First Monday After Thanksgiving 2011

Bella, otherwise known as The Ancient One has become so spoiled on snacking on leftover steak and turkey that when self filled her dish with dry dog food this morning, she turned up her nose and refused to eat. Okey-dokey! No more kernels of popcorn or lamb-flavored biscuits for you, m’dear! Self adores you but she is not that crazy!

Self took son to the airport this morning. She thought his United Express flight left at 9, and she was sweating bullets on the 101, especially when traffic came to a dead stop in San Mateo. But only when she had exited the freeway did she learn that son’s flight actually left at 9:50 a.m. Ha ha ha! The joke’s on you, self!

Then the husband text-ed son that he had checked and son’s flight would be delayed “due to weather.” Oh, that wasn’t so good. Son has to make a 1 p.m. class in Claremont. But son was his usual unflappable self. “I’m sure the flight will leave on time,” he assures his falling-apart Mama.

Anyhoo, the jury’s still out on whether son is returning for Christmas. Everything hangs by a thread: she thinks she did all right, cooking wise. No, she most surely over-did it. Late last night, after son walked in, self kept trying to push apple dumplings, salami sandwiches, and what-not on him, and he finally ended up saying: “Mom, I am going to sleep soon. Stop trying to make me eat, OK?”

That’s what self appreciates so much about son: he is so direct with her! A true American!

Anyhoo, now that self has the house all to herself, she looks in the fridge and finds half of a meat loaf sandwich. And even though it isn’t even 10 a.m., she takes it and heats it in the toaster oven. Oooh, it’s on a roll of sourdough bread, and the cheese is grilled just right, and the meat loaf is — self! No wonder your jeans have been so tight lately!

As a distraction from eating, self begins to read a stack of back issues of The New York Times Book Review. This issue (of 13 November 2011) has reviews by Ligaya Mishan (pinay, self has known about her for ages), Liesl Schillinger (one of self’s all-time favorite reviewers) and Caroline Weber, author of What Marie Antoinette Wore to the Revolution. Now self is getting ready to settle on the couch and begin reading the reviews written by these three wondrous women writers, and the half of a meat loaf sandwich is right in front of her on the coffee table. She switches on the TV and sees a blonde and super-skinny Angelina Jolie snarling at a terrified and also super-skinny Winona Ryder. Oh! It’s “Girl, Interrupted!” Self’s Monday is sheer bliss.  She takes a huge bite of her meatloaf sandwich; her gaze is simultaneously directed downwards, to her feet.  The Ancient One’s warm, brown, liquid gaze has never been so intent and pleading.  But, IXNAY!  Bella, if you think your owner is going to part with even one morsel of this meltingly delicious cheese-and-meatloaf-on-sourdough-roll 1/2 sandwich, you are the most deluded pet in the entire United States!  No, in the entire planet!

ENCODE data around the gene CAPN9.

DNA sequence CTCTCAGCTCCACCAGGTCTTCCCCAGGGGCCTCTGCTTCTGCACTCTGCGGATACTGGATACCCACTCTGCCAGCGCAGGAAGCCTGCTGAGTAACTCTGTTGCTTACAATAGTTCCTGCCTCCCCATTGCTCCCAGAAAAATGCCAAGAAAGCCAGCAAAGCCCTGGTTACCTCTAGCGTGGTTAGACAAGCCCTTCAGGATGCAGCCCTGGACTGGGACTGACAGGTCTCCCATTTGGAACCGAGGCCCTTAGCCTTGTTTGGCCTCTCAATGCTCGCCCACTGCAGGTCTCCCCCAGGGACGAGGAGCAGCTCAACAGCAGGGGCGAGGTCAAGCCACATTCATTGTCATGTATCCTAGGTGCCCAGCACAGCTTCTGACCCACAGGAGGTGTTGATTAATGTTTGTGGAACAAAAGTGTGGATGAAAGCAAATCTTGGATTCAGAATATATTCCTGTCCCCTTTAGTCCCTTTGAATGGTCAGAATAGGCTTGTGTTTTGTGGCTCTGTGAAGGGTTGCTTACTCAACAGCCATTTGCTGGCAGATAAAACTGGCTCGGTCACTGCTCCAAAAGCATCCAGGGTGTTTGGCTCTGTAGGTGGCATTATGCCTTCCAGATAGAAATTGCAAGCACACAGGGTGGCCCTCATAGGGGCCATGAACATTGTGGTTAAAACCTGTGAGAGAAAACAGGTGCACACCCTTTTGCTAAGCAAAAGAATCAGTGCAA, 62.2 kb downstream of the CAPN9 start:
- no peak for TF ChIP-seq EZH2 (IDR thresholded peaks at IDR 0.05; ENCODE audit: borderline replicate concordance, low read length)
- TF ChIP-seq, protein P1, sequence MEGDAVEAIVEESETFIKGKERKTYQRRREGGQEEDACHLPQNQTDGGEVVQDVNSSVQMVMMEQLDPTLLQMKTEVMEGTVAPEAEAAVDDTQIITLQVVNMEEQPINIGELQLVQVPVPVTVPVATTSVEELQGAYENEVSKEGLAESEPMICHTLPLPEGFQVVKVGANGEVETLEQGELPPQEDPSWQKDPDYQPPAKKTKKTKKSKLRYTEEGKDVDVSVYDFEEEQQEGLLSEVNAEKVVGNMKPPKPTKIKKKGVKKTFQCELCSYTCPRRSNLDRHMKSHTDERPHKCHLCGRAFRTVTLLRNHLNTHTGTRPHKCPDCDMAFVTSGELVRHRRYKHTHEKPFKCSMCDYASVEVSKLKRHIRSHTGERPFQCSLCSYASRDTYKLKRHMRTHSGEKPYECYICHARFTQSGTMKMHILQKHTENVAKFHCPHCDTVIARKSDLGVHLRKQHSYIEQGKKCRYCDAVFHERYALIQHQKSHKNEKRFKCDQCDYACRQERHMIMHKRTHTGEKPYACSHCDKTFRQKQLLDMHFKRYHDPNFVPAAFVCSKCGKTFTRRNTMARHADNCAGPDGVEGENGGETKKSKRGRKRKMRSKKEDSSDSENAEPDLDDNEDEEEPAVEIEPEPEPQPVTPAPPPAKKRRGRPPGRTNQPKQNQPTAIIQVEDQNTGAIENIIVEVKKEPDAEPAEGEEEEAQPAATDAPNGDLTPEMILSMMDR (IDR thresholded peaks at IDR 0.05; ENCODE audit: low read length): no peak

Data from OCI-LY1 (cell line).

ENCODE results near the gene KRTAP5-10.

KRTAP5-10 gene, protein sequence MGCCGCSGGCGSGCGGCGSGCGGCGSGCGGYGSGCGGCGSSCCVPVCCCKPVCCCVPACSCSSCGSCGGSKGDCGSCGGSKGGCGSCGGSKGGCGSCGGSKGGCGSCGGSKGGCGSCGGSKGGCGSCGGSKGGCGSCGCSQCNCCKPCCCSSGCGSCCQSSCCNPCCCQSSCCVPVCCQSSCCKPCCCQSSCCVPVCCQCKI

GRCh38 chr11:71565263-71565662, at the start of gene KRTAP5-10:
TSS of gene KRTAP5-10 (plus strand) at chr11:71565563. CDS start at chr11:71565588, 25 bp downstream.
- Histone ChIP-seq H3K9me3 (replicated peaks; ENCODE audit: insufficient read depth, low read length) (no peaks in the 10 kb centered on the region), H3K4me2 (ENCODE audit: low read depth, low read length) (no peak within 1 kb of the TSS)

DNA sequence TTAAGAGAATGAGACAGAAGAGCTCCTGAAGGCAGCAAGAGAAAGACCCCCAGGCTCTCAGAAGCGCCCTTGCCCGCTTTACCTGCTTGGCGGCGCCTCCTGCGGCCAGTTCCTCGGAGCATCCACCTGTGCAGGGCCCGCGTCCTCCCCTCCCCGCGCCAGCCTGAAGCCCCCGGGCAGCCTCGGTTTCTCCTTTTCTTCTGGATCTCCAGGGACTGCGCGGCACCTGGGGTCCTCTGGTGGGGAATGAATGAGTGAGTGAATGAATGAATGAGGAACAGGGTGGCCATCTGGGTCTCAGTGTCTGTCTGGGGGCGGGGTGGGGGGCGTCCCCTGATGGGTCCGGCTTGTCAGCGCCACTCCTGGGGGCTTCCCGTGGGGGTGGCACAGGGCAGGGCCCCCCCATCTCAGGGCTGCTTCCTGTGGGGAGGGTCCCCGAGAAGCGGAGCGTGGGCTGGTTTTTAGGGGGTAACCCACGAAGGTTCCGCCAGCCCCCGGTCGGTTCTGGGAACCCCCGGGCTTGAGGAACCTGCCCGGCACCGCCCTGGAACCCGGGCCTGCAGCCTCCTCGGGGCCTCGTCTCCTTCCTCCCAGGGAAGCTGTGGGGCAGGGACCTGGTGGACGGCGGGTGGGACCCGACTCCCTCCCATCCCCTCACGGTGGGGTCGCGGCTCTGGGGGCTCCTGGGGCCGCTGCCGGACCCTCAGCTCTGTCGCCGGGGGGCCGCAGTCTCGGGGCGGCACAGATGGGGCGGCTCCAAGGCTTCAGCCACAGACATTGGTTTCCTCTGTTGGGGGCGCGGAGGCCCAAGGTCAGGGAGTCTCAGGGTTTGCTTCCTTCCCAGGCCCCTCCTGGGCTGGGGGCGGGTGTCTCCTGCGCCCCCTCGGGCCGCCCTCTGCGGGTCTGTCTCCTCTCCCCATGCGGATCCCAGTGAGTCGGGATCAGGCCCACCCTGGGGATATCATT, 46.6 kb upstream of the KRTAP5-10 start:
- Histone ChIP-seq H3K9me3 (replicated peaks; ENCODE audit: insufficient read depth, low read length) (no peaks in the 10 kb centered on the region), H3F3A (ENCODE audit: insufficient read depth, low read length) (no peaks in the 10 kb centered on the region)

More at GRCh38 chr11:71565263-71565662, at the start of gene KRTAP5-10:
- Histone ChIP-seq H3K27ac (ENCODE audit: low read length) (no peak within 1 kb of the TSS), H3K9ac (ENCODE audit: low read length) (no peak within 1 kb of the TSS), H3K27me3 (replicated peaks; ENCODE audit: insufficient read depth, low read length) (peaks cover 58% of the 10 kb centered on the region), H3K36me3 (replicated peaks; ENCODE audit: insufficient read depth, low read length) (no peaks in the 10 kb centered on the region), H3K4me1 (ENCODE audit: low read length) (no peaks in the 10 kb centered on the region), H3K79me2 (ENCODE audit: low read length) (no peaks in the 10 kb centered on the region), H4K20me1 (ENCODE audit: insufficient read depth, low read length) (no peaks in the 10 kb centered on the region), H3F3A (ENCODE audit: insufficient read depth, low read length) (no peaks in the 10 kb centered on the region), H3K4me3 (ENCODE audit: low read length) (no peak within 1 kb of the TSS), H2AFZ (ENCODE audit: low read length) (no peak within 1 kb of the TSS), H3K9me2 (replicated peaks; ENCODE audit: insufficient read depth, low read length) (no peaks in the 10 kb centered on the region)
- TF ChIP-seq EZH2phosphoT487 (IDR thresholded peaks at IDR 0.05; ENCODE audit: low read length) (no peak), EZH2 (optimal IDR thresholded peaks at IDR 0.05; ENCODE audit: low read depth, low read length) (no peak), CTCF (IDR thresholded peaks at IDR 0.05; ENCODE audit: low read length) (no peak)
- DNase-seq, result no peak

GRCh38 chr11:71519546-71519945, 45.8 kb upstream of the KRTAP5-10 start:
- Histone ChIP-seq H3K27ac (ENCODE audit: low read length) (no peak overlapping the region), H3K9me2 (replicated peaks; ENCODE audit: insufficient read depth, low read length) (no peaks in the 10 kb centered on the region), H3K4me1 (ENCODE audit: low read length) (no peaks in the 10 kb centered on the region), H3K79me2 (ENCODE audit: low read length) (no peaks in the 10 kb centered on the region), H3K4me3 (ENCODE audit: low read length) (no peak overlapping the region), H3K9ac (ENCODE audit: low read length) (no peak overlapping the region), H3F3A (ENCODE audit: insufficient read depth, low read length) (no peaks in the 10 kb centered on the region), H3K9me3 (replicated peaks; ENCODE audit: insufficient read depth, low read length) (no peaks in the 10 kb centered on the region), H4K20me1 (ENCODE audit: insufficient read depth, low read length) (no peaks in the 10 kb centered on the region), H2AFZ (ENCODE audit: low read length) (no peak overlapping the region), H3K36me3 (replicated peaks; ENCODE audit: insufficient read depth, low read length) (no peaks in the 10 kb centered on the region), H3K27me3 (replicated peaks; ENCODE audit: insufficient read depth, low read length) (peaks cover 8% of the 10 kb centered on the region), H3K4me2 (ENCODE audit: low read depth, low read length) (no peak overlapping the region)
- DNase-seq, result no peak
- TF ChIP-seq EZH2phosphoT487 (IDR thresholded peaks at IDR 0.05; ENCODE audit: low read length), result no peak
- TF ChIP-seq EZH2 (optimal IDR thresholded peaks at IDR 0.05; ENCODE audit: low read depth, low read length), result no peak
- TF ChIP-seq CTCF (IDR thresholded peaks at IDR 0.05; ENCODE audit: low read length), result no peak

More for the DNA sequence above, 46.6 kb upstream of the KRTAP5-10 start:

And now, without further ado, here are the reviews self is clipping and saving from the NYTBR:

Ligaya Mishan’s review of Yu Hua’s China in Ten Words:  Apparently, it begins with an essay in humble self-criticism.  How very Confucian!  Self definitely wants to read this book.

Liesl Schillinger’s review of Julian Bond’s Booker-Award-winning 14th novel, The Sense of an Ending:  Not only does Schillinger’s review end up making her want to read this novel, it also makes her want to read Evelyn Waugh’s Brideshead Revisited and Philip Larkin’s Jill.

Caroline Weber’s review of Caroline Moorehead’s A Train in Winter:  An Extraordinary Story of Women, Friendship, and Resistance in Occupied France

Finally, on the very last page, the one reserved for guest essays, self reads Leah Price’s “The Subconscious Shelf.”  Oh, she loves, loves, loves this essay.  After finishing the essay, self decides she simply must read French gastronome Brillat-Savarin’s The Physiology of Taste.

Stay tuned, dear blog readers.  Stay tuned.

New Letters, the “Power” Issue (Vol. 77 No. 2/ 2011)

So it’s the end of the Thanksgiving weekend.  The leftover turkey and prime rib are still on the kitchen counter because there is simply no more room in the fridge.  Self is beginning to think about the morrow:  dropping son off at the airport, then seeing a dentist.  In between, she plans to stop by the post office and mail out a couple of stories.

To get her mind back into writing mode, self looks through her stack of literary journals.  She selects one journal at random:  New Letters.

She hasn’t read an issue in so long.  This one has the winners of their annual poetry and fiction prizes.

Self turns first to the winner in poetry:  a new name, someone named Josephine Yu.  Self deliberately avoids turning to the author’s bio because she doesn’t want to be sitting here, late at night on a Sunday, the kitchen still a mess, and read about a 27-year-old or even a 37-year-old whose luck has suddenly turned, whose years of apprenticeship to the writing muse have suddenly paid off, who has — oh, just quit it, self.

She turns to the first poem, “The Optimist’s Birthday,” and reads:

Tomorrow they begin the year when everything they’ve wanted
will finally happen.

!!!!

Self really loves those words!

Here’s a little more:

They’re already forgetting
the accumulated grievances. Regret rises from them
like shower steam.

(Son just walked in the door)

Stay tuned, dear blog readers. Stay tuned.

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